JP2001103463A (en) 1999-09-30 2001-04-13 Matsushita Electric Ind Co Ltd Interphone system
GB2357387A (en) 1999-10-16 2001-06-20 Applied Technologies Mfg Ltd Remote viewing and security system
US20020094111A1 (en) 2000-05-19 2002-07-18 Puchek Daniel R. Access control method and apparatus
WO2001093220A1 (en) 2000-05-26 2001-12-06 Royal Thoughts, L.L.C. Modular communication and control system and method
US6970183B1 (en) 2000-06-14 2005-11-29 E-Watch, Inc. Multimedia surveillance and monitoring system including network configuration
JP2002033839A (en) 2000-07-18 2002-01-31 Nec Corp Security system using intercom, and service providing method
JP2002125059A (en) 2000-10-13 2002-04-26 Matsushita Electric Ind Co Ltd Interphone system and interphone system transfer method for multiple dwelling house
WO2002085019A1 (en) 2001-04-11 2002-10-24 Caves De Lisse As System for image-based access control
JP2002344640A (en) 2001-05-14 2002-11-29 Matsushita Electric Ind Co Ltd Interphone system
JP2002342863A (en) 2001-05-20 2002-11-29 Kobayashi Masakazu Communication interphone
JP2002354137A (en) 2001-05-26 2002-12-06 Mihoko Shimada Multiple dwelling house automatic telephone message answering interphone system
JP2002368890A (en) 2001-06-11 2002-12-20 Katsunori Terasawa Empty home communication facility
US20030043047A1 (en) 2001-08-29 2003-03-06 Braun David A. Electronic doorbell system
WO2003028375A1 (en) 2001-09-27 2003-04-03 Mobiletalk Co., Ltd. Remote-control entrance door system and method
US6658091B1 (en) 2002-02-01 2003-12-02 @Security Broadband Corp. LIfestyle multimedia security system
US7683929B2 (en) 2002-02-06 2010-03-23 Nice Systems, Ltd. System and method for video content analysis-based detection, surveillance and alarm management
JP2003283696A (en) 2002-03-27 2003-10-03 Aiphone Co Ltd Video intercom system
WO2003096696A1 (en) 2002-05-09 2003-11-20 Castaldo - Elettronica & Telecomunicazioni Portable videointercom set
US7065196B2 (en) 2002-06-28 2006-06-20 Tsung-Chiang Lee Entrance intercom system
US20040095254A1 (en) 2002-09-20 2004-05-20 Maruszczak Douglas D. Door bell answering system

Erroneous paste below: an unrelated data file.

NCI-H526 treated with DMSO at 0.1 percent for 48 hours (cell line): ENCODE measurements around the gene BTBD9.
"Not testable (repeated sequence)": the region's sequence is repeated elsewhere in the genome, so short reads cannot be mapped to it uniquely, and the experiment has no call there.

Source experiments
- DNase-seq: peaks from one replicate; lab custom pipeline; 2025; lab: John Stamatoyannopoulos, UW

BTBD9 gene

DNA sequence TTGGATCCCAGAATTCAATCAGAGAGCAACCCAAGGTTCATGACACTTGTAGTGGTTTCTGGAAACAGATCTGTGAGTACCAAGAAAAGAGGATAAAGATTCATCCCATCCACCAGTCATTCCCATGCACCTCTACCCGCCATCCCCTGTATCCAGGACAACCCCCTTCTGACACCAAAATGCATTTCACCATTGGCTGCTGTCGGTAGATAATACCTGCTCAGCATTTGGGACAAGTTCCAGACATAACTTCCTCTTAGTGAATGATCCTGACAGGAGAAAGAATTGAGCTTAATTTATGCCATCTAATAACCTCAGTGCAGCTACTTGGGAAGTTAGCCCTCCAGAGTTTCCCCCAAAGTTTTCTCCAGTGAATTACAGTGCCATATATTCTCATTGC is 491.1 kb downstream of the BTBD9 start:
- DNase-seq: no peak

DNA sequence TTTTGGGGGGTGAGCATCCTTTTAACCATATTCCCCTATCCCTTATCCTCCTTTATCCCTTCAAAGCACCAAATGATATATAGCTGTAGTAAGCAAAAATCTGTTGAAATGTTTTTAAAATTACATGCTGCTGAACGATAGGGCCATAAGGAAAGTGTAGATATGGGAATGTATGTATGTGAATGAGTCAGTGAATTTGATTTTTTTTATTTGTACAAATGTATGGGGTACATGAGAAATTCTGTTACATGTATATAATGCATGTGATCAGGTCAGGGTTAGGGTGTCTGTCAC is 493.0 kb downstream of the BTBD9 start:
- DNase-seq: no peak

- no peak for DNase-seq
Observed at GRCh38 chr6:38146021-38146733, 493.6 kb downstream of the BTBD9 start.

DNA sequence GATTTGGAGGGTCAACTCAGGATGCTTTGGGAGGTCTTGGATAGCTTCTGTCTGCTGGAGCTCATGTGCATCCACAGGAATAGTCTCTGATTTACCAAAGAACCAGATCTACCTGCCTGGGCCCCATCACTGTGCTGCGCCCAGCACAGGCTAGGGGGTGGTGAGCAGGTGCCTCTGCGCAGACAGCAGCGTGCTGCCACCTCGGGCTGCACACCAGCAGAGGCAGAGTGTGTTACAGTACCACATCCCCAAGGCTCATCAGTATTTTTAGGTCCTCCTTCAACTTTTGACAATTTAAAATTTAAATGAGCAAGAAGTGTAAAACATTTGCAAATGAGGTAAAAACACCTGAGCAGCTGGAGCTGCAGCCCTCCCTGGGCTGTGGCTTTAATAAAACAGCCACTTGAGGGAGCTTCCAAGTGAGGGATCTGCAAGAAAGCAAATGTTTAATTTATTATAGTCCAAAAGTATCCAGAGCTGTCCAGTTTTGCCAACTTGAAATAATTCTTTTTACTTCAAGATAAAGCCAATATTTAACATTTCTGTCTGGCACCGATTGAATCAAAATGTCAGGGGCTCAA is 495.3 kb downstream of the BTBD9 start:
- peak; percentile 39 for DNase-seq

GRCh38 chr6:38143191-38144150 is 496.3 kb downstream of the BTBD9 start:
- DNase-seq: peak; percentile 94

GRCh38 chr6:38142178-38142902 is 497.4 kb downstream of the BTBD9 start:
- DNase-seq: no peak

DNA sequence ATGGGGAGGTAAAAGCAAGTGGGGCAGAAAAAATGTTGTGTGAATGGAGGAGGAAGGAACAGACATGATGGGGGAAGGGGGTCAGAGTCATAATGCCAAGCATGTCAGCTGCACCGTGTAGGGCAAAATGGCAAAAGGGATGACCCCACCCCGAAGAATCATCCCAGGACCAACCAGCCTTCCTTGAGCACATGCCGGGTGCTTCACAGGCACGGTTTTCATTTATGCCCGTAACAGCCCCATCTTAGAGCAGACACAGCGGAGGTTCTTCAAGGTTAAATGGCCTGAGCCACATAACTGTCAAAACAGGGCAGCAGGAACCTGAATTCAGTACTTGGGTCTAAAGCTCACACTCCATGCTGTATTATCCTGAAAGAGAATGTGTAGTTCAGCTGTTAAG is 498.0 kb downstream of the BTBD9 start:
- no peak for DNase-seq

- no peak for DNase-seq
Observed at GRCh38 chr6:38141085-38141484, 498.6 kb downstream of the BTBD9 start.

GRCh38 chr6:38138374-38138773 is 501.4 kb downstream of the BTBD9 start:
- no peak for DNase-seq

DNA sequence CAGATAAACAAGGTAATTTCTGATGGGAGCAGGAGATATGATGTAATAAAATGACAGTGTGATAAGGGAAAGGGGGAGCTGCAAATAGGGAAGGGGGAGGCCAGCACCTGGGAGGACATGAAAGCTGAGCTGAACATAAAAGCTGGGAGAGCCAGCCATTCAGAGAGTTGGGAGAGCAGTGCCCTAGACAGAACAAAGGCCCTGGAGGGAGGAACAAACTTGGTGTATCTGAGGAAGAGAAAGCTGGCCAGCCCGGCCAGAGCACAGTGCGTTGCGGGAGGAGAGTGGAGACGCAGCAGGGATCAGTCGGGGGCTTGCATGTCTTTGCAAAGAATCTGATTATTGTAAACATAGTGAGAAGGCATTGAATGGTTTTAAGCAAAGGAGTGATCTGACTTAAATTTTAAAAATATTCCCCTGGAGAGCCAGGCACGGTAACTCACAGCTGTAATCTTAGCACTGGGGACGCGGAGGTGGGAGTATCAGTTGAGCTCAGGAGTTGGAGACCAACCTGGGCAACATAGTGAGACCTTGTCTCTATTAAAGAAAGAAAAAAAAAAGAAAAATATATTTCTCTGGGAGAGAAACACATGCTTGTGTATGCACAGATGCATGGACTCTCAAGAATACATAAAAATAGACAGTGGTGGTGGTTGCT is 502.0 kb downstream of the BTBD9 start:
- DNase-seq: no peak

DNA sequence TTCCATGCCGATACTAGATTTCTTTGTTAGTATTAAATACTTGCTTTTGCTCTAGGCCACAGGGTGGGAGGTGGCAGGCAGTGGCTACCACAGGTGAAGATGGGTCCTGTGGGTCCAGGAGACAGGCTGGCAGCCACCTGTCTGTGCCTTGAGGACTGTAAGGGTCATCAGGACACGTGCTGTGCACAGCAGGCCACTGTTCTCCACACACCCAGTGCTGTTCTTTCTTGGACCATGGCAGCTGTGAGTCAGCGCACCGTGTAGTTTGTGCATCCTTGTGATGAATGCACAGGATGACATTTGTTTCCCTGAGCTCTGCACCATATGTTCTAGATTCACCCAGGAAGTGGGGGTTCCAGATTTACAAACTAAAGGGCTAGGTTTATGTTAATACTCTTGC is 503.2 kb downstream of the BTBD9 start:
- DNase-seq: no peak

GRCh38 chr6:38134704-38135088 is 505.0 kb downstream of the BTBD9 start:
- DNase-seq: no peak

JP2004128835A (en) 2002-10-02 2004-04-22 Nec Fielding Ltd Absent house monitoring system, monitoring terminal unit, and method for dealing with absent house visitor
US8144183B2 (en) 2002-10-15 2012-03-27 Revolutionary Concepts, Inc. Two-way audio-video communication method for receiving person at entrance
US7193644B2 (en) 2002-10-15 2007-03-20 Revolutionary Concepts, Inc. Automated audio video messaging and answering system
US8139098B2 (en) 2002-10-15 2012-03-20 Revolutionary Concepts, Inc. Video communication method for receiving person at entrance
US8154581B2 (en) 2002-10-15 2012-04-10 Revolutionary Concepts, Inc. Audio-video communication system for receiving person at entrance
US6753774B2 (en) 2002-10-25 2004-06-22 Tung-Hsing Pan Antitheft system with signals transmitted by mobile phone network
US20040086093A1 (en) 2002-10-29 2004-05-06 Schranz Paul Steven VoIP security monitoring & alarm system
US20040085205A1 (en) 2002-10-31 2004-05-06 Jacob Yeh Monitor system with video and audio transmission actuated by doorbell actuator
US20040135686A1 (en) 2002-11-04 2004-07-15 Parker Dionna O. Remote audio visual home monitor
US20040085450A1 (en) 2002-11-05 2004-05-06 Stuart John C. System for surveillance of and communication with residential entryway from remote location using existing telephone lines
CN2585521Y (en) 2002-11-22 2003-11-05 张健 Video door bell with automatic photographing and recording function
US7062291B2 (en) 2003-01-06 2006-06-13 Vtech Telecommunications Limited Wireless multi-handset telephone system with integrated video monitoring accessories
US7738917B2 (en) 2003-03-31 2010-06-15 Vtech Telecommunications Limited Intercom/wireless door bell for multi-handset telephone system
GB2400958A (en) 2003-04-23 2004-10-27 Frank Cunningham Doorbell camera device
US20040212677A1 (en) * 2003-04-25 2004-10-28 Uebbing John J. Motion detecting camera system
US20040212678A1 (en) 2003-04-25 2004-10-28 Cooper Peter David Low power motion detection system
EP1480462A1 (en) 2003-05-20 2004-11-24 Fly S.R.L. Apparatus for the recording, remote transmission and display of images and sounds from / for a plurality of terminals.
US7450638B2 (en) 2003-07-21 2008-11-11 Sony Corporation Power-line communication based surveillance system
US20050111660A1 (en) 2003-09-19 2005-05-26 Sony Corporation Transmitting apparatus and method, receiving apparatus and method, and transmitting and receiving system and method
US7085361B2 (en) 2003-12-18 2006-08-01 Bellsouth Intellectual Property Corporation Methods and systems for communication from an exterior of a location
US20060010199A1 (en) 2004-02-04 2006-01-12 Brailean James C Method and system for providing information to remote clients
JP2005341040A (en) 2004-05-25 2005-12-08 Mitsubishi Electric Corp Communications apparatus, communications system, communication method, and program
US7109860B2 (en) 2004-06-02 2006-09-19 Inventec Appliances Corporation Surveillance apparatus integrated with mobile phone
WO2006038760A1 (en) 2004-06-14 2006-04-13 Hyung-Dong Baik Videophone having multi-function
US7304572B2 (en) 2004-06-29 2007-12-04 Motorola, Inc. Cellular communications based intercom system and methods
US20060022816A1 (en) 2004-07-30 2006-02-02 Mitsuhiko Yukawa Home security system
US7683924B2 (en) 2004-09-22 2010-03-23 Electronics And Telecommunications Research Institute Intelligent system for identifying visitor and providing communication service using mobile terminal and method thereof